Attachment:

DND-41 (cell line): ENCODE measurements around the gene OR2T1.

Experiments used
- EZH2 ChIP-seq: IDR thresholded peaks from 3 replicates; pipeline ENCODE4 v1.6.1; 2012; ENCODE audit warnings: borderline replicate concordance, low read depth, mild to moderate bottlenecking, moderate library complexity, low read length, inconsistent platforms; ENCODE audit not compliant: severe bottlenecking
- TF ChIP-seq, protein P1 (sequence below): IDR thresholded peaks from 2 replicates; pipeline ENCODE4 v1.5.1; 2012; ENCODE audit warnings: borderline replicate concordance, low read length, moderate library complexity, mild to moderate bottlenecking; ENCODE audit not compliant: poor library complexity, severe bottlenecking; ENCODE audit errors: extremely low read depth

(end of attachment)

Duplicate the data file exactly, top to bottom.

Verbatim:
DND-41 (cell line): ENCODE measurements around the gene OR2T1.

Experiments used
- EZH2 ChIP-seq: IDR thresholded peaks from 3 replicates; pipeline ENCODE4 v1.6.1; 2012; ENCODE audit warnings: borderline replicate concordance, low read depth, mild to moderate bottlenecking, moderate library complexity, low read length, inconsistent platforms; ENCODE audit not compliant: severe bottlenecking
- TF ChIP-seq, protein P1 (sequence below): IDR thresholded peaks from 2 replicates; pipeline ENCODE4 v1.5.1; 2012; ENCODE audit warnings: borderline replicate concordance, low read length, moderate library complexity, mild to moderate bottlenecking; ENCODE audit not compliant: poor library complexity, severe bottlenecking; ENCODE audit errors: extremely low read depth